Confessions of a Cobol programmer

Don't laugh. Intrepid young programmers are using dusty old Cobol to boost their careers. Some of them even like it.

Last summer, Michael Vu, a 40-year-old independent IT consultant, found himself in a wholly unexpected place midway through his career.

He'd signed a three-week contract to help a major U.S. retailer with an enterprise reporting project. The initial work was so successful that the project was extended. As a consequence, Vu was suddenly deep in the world of Cobol.

Yes, Cobol, the programming dinosaur that was last hot in the '80s. Cobol, notorious for its overrich syntax and overlong code. That Cobol.

Although he'd never worked in Cobol before, Vu actually had wanted to learn for a while. In the midst of predictions of a massive retirement by baby boomers, Vu saw an opportunity. "I said to myself, even if only 0.1% of those baby boomers are Cobol developers, that would open up a huge market."

As Vu's work on the project proceeded, he realized that the retailer had 10 years of code living in Cobol. And the next phase of the project depended on that code.

So Vu, whose training and experience are in C and C++, jumped in and learned quickly. And he wound up with a skill that enhanced his strategic value to the organization. "I ended up moving from just being a regular coder with no idea of how the business runs to being someone they're relying on to extract business knowledge from their code base," he says. He now spends 30% of his time working in Cobol, and he expects that to stay the same or even increase.

For Vu, working in Cobol feels a bit like discovering a lost art. "The shocker for me was that Cobol is still heavily in use, even when my client is using the latest in enterprise Java, C+ and Visual Basic technologies," Vu says.

What's going on here? To paraphrase Mark Twain, the reports of Cobol's death have been greatly exaggerated.

Some 75% of the world's businesses data is still processed in Cobol, and about 90% of all financial transactions are in Cobol, according to Arunn Ramadoss, head of the academic connections program at Micro Focus International PLC, which provides software to help modernize Cobol applications.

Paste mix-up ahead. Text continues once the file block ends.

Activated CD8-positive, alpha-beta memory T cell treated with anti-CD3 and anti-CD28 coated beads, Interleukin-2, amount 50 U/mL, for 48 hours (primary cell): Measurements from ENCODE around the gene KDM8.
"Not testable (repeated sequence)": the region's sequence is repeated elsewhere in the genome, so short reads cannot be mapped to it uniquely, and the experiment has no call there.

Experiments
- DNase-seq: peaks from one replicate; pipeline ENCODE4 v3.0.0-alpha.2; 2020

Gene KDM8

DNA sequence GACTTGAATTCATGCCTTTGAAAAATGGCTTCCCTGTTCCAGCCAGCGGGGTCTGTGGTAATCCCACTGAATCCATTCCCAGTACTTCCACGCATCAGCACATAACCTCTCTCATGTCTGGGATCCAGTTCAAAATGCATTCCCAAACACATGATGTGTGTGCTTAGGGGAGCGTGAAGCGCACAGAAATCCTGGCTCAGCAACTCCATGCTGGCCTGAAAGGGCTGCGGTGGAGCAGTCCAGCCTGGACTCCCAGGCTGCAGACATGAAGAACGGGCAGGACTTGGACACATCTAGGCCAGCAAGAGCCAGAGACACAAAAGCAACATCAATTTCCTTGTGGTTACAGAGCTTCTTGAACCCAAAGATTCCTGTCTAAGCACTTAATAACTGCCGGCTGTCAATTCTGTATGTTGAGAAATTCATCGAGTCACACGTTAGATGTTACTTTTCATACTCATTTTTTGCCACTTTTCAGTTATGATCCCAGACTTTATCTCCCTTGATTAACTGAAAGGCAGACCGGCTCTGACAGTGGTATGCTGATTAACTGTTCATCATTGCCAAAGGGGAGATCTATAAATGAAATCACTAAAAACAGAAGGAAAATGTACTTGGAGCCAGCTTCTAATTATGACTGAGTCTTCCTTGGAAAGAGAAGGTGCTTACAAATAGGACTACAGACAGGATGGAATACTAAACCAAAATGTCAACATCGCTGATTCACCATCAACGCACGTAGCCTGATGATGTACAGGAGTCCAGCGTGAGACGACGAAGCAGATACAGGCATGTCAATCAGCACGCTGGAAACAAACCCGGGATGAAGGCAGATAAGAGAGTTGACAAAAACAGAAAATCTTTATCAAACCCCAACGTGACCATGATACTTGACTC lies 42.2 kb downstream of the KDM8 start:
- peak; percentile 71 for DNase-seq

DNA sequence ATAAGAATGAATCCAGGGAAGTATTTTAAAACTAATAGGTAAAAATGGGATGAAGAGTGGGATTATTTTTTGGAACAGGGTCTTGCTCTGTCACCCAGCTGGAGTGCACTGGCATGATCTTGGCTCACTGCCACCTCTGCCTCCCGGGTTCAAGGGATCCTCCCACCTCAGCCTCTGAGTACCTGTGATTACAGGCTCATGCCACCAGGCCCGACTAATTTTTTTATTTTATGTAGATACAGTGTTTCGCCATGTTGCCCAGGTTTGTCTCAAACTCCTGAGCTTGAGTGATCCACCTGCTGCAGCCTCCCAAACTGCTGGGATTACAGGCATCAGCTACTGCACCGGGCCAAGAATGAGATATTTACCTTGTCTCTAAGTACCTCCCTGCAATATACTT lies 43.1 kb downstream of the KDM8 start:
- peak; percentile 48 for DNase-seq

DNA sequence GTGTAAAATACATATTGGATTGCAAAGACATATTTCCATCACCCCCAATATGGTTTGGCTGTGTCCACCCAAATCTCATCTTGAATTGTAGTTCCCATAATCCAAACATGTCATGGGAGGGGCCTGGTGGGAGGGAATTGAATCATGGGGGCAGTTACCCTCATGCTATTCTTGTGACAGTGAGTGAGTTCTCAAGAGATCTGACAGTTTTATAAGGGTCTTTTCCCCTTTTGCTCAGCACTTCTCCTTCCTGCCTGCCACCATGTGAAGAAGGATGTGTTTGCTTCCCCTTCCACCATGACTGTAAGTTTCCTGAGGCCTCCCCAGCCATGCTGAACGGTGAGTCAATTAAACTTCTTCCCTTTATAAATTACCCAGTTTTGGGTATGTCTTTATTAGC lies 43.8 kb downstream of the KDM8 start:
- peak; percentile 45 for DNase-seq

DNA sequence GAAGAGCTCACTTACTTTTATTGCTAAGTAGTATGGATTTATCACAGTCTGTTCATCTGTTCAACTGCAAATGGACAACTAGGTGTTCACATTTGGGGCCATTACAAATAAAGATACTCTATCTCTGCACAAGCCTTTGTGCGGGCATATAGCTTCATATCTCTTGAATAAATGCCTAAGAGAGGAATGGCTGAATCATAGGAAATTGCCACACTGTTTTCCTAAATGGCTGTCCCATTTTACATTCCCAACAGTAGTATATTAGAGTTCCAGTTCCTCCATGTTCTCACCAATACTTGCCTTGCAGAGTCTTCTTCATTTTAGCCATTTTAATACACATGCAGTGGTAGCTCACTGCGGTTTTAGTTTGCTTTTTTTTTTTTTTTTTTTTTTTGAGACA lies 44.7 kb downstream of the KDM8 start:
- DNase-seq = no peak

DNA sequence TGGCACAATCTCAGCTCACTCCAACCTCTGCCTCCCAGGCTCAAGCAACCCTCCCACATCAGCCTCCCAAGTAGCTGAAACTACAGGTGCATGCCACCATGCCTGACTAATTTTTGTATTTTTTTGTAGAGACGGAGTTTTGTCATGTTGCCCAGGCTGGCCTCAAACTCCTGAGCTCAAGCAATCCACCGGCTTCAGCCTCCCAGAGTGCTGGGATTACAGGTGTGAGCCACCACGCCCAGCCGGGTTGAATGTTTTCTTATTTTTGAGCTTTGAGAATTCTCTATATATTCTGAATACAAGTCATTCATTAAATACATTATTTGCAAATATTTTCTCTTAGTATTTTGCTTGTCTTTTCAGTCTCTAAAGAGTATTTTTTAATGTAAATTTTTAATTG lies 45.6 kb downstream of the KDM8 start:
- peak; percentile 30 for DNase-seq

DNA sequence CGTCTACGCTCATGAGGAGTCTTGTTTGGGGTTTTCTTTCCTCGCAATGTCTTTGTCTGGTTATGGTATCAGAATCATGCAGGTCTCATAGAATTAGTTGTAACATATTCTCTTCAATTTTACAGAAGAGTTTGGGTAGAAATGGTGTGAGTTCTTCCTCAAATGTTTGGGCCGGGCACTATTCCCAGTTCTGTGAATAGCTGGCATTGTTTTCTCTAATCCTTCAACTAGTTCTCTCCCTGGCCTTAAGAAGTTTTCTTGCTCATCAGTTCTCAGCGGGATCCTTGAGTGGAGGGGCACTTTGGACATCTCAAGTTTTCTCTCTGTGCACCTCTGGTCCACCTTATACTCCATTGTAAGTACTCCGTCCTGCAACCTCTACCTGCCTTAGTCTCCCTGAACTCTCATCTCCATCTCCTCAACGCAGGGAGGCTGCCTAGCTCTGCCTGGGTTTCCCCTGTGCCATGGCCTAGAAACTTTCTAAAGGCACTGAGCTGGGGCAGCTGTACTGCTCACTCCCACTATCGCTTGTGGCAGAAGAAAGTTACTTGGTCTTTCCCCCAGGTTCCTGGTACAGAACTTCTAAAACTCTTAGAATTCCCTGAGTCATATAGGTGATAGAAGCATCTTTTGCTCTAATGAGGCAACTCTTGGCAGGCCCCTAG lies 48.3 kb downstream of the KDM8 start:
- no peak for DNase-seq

Because of the massive installed base, it would be too expensive to try to replace all that code, he says. Instead, many companies are looking for ways to integrate Cobol with newer applications.

The experienced Cobol programmers who can best do that job, however, are dying, or at least retiring. In a 2007 Micro Focus survey of its customers, more than 75% of CIOs said they would need more Cobol programmers over the next five years, and 73% were already having a hard time finding trained Cobol professionals.

Aging out the market

"Without a doubt, it is a challenge to find a developer in Cobol who is not nearing retirement age," says Dale Vecchio, research vice president of application development at Gartner Inc. In 2004, the last time Gartner tried to count Cobol programmers, the consultancy estimated that there were about 2 million of them worldwide and that the number was declining at 5% annually.

"Cobol will head downhill quickly over the next 10 years ... as baby boomers retire and there is insufficient recharging of the population," notes Vecchio.

As Vu's experience shows, that may mean career opportunities for IT professionals willing to learn and work in Cobol. (How long those opportunities last, however, is a subject of debate. See "Cobol: Going, but when?" for details.)

We surveyed Cobol programmers and companies involved in the Cobol field and determined that the market these days supports two types of careers:

  • An emerging role in which the programmer serves as a bridge between Cobol code and new applications. Such jobs require people who understand Cobol, the business rules and processes on which old Cobol programs are based, and more modern languages such as Java.
  • A more traditional programming path, in which the employee maintains and fixes old Cobol code in addition to writing new code, also still in Cobol.

The Cobol liaison role can be an interesting career path, says Ramadoss. "Cobol doesn't stop at Cobol," he points out. "You can integrate it into any modern technology."

With the emergence of service-oriented architectures, companies are able to more easily reuse their Cobol code, notes Nate Murphy, president of Nate Murphy International, an IT professional services firm.

The 66-year-old Murphy, who has decades of mainframe and Cobol experience, sees a resurgence in the value of Cobol because of the emergence of SOA and IBM's Language Environment, which provides a common runtime environment for combining many different languages, including Cobol.

"Now you can extend and add subroutines for other Web-based features that you need," he says. "All of a sudden you've got a valuable asset in these old Cobol programs, and you can extend them and expand their capability without writing new code."

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